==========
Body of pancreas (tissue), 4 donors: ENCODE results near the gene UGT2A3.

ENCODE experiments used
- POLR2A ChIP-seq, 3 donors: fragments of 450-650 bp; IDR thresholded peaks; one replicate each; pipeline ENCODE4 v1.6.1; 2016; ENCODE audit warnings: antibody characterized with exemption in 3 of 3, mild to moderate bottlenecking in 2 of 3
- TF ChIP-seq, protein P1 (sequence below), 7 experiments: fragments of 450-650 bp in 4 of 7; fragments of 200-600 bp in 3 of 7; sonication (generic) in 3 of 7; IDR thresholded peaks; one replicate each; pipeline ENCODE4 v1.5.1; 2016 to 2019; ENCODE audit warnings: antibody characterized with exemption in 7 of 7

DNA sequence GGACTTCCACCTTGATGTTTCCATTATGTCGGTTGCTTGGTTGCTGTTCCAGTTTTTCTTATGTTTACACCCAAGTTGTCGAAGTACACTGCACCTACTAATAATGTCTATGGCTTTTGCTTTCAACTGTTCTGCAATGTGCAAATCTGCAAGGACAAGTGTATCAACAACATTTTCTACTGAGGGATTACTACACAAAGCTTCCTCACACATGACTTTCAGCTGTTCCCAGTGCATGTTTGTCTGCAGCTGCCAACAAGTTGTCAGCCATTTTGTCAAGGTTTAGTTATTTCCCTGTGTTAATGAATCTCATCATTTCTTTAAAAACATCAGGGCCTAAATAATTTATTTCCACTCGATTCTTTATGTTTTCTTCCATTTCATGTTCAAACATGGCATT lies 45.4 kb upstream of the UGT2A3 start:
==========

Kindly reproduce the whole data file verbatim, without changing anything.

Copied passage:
Body of pancreas (tissue), 4 donors: ENCODE results near the gene UGT2A3.

ENCODE experiments used
- POLR2A ChIP-seq, 3 donors: fragments of 450-650 bp; IDR thresholded peaks; one replicate each; pipeline ENCODE4 v1.6.1; 2016; ENCODE audit warnings: antibody characterized with exemption in 3 of 3, mild to moderate bottlenecking in 2 of 3
- TF ChIP-seq, protein P1 (sequence below), 7 experiments: fragments of 450-650 bp in 4 of 7; fragments of 200-600 bp in 3 of 7; sonication (generic) in 3 of 7; IDR thresholded peaks; one replicate each; pipeline ENCODE4 v1.5.1; 2016 to 2019; ENCODE audit warnings: antibody characterized with exemption in 7 of 7

DNA sequence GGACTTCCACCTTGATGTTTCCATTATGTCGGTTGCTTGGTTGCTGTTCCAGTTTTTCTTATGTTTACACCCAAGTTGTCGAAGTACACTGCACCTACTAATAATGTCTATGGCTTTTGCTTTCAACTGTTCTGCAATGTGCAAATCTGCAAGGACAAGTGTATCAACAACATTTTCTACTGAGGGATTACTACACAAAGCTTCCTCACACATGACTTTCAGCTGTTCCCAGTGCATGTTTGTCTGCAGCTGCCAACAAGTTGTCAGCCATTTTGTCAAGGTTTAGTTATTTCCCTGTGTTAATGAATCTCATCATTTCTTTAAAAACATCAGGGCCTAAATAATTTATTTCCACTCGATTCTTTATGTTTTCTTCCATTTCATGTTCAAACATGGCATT lies 45.4 kb upstream of the UGT2A3 start: